Robust adaptive control in the presence of unmodeled dynamics
Author(s)Hussain, Heather Syeda
Massachusetts Institute of Technology. Department of Mechanical Engineering.
MetadataShow full item record
With the advent of each next generation technology, demands for a rapidly reconfigurable control system yielding invariant performance under increasingly unknown or widely varying operating conditions becomes crucial. Adaptive control has long been viewed as one such control method, with implementation on high performance aerial vehicles providing nearly uniform performance across the flight envelope even with limited a priori knowledge on the aircraft's aerodynamic characteristics. This adaptation to parametric uncertainties is achieved through a process of online measurement, evaluation, and compensation through the control input. While the foundations of robust adaptive control theory were laid in the early 1980's, obtaining quantifiable and practically meaningful robust stability margins for adaptive systems remained an open problem. Successful implementation of adaptive control theory as a viable control solution can only be achieved when global robustness properties, especially with respect to unmodeled dynamics, are well understood. This thesis proposes a solution to this long standing open problem for a class of linear time-invariant plants, whose states are accessible. With the use of a modified adaptive update law, transformation of tracking and parameter errors, and sufficient conditions of a frequency-domain criterion, it is shown that the underlying closed-loop system has globally bounded solutions. That is, the overall adaptive system is shown to have analytically computable robustness margins that hold for arbitrary initial conditions. The proposed method and analysis utilizes several key properties of nonlinear dynamic systems, first principles of real analysis, and properties of strictly positive real systems to derive this fundamental result. Numerical results are presented to demonstrate that the sufficient conditions for global boundedness are non-conservative. It is also shown that, with these global properties established, specific conditions can be derived under which the advantage of adaptation over non-adaptive solutions for the control of uncertain systems is made clear. This advantage lies in the fact parameter adaptation allows learning of the uncertainties whenever the effect of unmodeled dynamics is small, leading to small tracking errors and improved robustness margins.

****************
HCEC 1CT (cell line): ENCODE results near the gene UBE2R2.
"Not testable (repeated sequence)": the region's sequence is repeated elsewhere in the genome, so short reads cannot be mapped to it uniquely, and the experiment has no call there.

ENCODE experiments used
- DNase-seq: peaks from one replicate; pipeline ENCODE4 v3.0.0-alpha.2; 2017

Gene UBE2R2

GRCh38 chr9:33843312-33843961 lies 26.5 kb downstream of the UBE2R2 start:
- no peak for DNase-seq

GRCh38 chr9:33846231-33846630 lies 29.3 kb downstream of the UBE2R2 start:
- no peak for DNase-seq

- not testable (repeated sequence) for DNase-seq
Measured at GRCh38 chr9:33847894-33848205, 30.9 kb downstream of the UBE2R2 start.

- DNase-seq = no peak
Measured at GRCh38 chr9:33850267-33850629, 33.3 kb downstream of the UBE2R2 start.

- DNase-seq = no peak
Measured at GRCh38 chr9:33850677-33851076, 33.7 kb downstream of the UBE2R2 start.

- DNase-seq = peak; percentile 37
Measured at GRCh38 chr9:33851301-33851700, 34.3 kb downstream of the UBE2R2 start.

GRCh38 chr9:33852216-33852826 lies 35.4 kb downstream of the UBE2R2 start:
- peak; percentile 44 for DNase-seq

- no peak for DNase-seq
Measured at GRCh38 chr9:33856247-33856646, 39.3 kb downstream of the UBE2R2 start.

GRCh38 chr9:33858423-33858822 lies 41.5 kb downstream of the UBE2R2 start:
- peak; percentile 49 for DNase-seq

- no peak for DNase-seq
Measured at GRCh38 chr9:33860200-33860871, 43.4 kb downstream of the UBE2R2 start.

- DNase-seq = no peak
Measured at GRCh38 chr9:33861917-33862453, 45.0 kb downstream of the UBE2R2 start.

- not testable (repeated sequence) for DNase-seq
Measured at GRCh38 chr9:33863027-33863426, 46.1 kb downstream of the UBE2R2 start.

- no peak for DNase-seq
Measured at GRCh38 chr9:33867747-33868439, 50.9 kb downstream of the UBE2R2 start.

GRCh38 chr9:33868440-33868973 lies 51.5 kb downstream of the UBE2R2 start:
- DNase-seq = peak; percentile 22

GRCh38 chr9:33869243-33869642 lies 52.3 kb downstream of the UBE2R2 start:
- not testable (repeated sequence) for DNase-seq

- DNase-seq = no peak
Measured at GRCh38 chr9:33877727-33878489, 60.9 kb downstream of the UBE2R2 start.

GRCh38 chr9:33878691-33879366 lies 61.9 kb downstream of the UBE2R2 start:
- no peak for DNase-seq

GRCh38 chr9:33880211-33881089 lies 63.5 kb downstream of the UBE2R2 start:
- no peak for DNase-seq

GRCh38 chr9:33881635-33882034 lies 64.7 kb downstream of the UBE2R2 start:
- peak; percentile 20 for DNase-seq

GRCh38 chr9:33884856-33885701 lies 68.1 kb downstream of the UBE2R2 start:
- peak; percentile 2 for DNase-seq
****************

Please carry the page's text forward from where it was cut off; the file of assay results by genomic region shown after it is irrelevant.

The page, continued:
Thesis: Sc. D., Massachusetts Institute of Technology, Department of Mechanical Engineering, 2017.Cataloged from PDF version of thesis.Includes bibliographical references (pages 127-131).
DepartmentMassachusetts Institute of Technology. Department of Mechanical Engineering
Massachusetts Institute of Technology